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Section: Learning Resources
'Sefaria' Open Source Online Jewish Text Site Could Expand Jewish Learning
Author: Julie Wiener
June 19, 2013   |   Type: Abstract

Source: The Jewish Week

 

The Sefaria Project is about building the future of Jewish learning in an open and participatory way. Sefaria is building a free living library of Jewish texts and their interconnections, in Hebrew and in translation. Its scope is Torah in the broadest sense, from Tanakh to Talmud to Zohar to modern texts and all the volumes of commentary in between. Sefaria is created, edited, and annotated by an open community.

 

Julie Wiener writes:

"Imagine being able to access every major Judaic text, in the original and in English translation, free of charge and from one website.

 

Whenever you come across a reference to a related book or text within the canon, a click of the mouse (or a touch of the screen) immediately transports you there. You can view just the Hebrew or Aramaic, or just the English, with commentaries or without. Everything is downloadable, printable, and available to be incorporated into any app, game or other software you might develop. Keyword searches span not just one book or source, but the entire Judaic canon.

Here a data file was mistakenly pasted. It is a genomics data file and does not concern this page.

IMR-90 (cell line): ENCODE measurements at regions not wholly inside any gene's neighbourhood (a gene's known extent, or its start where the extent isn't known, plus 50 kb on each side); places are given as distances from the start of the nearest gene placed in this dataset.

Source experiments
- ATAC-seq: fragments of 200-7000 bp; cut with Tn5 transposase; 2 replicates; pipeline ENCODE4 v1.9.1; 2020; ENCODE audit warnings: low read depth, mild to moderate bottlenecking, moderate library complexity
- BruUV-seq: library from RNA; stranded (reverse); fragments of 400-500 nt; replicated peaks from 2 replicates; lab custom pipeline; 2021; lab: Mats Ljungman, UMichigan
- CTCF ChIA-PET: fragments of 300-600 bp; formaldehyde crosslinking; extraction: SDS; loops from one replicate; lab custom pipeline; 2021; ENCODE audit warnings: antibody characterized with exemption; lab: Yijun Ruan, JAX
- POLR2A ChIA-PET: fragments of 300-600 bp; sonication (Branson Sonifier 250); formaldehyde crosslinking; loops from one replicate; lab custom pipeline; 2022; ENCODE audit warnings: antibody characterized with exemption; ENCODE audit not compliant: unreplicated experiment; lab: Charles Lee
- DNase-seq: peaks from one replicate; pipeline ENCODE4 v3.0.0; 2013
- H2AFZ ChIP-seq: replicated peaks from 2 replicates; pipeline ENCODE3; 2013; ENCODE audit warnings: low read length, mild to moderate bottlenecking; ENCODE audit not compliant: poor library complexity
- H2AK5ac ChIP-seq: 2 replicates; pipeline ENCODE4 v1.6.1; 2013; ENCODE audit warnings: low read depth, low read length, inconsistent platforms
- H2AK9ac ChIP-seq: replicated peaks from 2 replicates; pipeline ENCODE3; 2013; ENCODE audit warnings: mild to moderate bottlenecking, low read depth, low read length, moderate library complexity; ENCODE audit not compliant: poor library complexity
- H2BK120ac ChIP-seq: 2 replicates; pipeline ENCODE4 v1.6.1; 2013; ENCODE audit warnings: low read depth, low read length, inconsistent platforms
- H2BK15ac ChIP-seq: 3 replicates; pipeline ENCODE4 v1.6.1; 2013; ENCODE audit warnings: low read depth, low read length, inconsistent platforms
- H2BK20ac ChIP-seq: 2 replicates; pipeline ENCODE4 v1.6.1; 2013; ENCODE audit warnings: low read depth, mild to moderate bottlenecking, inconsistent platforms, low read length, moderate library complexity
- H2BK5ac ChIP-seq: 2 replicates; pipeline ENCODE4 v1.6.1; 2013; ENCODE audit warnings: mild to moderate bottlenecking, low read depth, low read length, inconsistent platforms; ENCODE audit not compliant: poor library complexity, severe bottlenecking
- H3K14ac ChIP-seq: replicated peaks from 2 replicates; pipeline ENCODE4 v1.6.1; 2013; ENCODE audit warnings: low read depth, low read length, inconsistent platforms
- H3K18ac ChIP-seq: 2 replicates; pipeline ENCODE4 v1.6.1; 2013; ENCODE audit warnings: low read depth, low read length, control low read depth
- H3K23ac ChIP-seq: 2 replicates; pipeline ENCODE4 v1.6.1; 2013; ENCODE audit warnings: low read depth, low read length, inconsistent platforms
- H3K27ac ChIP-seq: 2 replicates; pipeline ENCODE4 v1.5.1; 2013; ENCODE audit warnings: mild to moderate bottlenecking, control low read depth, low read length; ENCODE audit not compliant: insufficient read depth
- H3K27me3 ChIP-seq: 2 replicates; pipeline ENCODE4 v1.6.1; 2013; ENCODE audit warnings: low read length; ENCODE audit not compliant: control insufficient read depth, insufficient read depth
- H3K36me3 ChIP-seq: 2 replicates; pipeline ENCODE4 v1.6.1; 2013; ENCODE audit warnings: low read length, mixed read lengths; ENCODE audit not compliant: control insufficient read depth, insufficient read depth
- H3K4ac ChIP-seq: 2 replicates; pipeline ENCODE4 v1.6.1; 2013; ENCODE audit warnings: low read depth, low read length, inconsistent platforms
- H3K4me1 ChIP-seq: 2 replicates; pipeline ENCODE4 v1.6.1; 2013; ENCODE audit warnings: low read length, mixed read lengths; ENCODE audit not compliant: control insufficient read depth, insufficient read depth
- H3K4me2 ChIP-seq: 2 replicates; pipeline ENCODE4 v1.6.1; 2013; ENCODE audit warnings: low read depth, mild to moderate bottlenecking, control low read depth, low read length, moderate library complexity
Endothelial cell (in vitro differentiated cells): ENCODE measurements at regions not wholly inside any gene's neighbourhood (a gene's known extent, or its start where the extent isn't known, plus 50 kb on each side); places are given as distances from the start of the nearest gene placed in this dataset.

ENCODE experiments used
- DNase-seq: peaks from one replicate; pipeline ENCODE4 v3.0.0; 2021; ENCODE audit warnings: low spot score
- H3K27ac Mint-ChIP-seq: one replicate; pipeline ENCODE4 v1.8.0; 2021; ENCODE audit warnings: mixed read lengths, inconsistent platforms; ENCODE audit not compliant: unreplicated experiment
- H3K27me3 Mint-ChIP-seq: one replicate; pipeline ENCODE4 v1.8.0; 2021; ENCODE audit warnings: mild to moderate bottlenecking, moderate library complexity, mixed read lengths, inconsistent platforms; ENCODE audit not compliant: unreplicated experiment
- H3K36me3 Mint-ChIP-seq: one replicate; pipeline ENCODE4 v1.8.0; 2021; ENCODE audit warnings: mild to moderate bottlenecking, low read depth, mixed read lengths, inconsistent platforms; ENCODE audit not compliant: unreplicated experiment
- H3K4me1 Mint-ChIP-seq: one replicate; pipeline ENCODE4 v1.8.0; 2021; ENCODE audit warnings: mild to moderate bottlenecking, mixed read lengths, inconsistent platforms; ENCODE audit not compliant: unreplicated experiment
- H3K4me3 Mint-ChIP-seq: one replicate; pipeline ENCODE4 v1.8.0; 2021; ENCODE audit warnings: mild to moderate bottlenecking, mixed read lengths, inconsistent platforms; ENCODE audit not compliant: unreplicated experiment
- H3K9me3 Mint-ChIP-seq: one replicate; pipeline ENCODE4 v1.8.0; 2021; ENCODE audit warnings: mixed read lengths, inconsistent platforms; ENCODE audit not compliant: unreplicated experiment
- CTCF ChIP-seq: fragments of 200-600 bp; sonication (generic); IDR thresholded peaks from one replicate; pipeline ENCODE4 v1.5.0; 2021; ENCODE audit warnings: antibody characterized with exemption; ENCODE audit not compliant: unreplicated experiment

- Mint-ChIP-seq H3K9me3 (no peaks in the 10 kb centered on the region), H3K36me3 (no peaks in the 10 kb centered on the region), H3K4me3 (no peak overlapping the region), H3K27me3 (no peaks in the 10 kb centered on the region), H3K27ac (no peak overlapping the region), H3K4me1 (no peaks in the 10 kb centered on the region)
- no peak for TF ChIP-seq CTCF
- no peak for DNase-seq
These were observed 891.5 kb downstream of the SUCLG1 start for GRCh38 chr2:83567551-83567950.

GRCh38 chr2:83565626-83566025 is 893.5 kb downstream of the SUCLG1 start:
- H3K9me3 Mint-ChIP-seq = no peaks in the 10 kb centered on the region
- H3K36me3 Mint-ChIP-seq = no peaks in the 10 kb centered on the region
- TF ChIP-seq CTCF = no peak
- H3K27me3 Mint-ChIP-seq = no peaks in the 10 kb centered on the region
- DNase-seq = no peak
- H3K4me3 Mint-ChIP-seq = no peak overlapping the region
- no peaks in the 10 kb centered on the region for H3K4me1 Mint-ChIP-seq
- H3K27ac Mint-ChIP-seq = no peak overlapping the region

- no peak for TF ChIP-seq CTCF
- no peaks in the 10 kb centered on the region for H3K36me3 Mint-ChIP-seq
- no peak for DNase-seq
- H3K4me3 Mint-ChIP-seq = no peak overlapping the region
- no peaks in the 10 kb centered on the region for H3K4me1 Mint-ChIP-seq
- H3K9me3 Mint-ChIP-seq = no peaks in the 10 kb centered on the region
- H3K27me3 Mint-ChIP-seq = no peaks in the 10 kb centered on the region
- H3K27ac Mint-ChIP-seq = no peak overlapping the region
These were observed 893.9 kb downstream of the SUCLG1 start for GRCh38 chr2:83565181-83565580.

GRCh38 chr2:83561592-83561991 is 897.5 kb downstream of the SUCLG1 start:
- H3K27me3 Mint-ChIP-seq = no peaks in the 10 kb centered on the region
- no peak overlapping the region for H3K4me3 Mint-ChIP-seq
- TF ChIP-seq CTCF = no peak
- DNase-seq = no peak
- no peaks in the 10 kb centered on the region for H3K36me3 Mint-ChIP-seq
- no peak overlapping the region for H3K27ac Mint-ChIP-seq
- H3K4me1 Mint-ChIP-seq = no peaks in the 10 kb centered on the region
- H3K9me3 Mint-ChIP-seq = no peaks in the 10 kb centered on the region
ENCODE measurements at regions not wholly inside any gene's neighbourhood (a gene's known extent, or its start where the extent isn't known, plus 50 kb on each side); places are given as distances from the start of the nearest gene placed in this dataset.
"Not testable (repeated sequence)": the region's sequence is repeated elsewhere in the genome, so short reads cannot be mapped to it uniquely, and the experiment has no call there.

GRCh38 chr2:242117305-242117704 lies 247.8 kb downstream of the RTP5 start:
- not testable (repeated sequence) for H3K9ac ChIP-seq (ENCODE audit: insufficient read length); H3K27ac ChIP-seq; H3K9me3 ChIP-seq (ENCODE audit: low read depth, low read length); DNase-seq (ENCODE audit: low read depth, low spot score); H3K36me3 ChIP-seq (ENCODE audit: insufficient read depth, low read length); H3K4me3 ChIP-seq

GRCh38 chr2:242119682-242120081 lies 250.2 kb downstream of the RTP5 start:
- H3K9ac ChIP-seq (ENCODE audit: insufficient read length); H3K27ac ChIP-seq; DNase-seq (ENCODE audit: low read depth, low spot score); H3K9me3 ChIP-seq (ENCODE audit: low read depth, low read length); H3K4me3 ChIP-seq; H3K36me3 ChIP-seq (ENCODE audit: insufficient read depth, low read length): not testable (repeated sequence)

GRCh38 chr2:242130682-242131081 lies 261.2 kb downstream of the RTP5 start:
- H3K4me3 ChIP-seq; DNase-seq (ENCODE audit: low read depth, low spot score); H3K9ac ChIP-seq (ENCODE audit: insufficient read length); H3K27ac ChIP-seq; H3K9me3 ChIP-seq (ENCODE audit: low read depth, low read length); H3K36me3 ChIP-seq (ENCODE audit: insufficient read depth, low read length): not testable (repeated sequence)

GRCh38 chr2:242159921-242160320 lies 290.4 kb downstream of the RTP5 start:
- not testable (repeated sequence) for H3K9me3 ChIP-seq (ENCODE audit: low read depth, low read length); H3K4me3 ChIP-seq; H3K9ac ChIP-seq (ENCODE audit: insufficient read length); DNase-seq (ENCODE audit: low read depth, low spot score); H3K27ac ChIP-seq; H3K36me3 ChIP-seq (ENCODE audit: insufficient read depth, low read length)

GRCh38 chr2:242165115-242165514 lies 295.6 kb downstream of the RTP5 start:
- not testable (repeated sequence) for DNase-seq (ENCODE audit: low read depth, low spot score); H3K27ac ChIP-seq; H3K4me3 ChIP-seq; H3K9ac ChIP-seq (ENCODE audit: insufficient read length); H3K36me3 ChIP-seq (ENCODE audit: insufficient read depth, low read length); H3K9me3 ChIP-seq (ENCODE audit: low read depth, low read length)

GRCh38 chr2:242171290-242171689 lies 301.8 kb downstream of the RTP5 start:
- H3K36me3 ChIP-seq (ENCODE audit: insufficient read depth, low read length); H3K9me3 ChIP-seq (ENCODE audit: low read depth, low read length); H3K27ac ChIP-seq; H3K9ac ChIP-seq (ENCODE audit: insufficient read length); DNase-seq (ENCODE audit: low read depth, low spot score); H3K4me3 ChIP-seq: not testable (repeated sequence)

This is the vision of Sefaria, an ambitious new project seeking to make all of Judaism’s sacred texts accessible and open-source.

 

Spearheaded by 30-year-olds Brett Lockspeiser and Joshua Foer, Sefaria (the name is a play on the Hebrew word for library) is an idea that could, observers say, revolutionize and democratize Jewish learning, make possible an outpouring of new Jewish educational software and transform the Judaica publishing industry.

 

Given the enormous volume of Jewish sacred texts — Lockspeiser and Foer have identified about 1,000 texts as “core” — and the fact that many translations are protected by copyright, it’s also a massive undertaking…

 

While Sefaria currently houses a small fraction of the world’s Judaica, Lockspeiser and Foer are looking to take the project to the next level, enlisting the battalions of volunteers, recruiting an advisory board of scholars and raising the hundreds of thousands of dollars required to bring all the content online and manage it."

 

Read Wiener's article in the Jewish Week.

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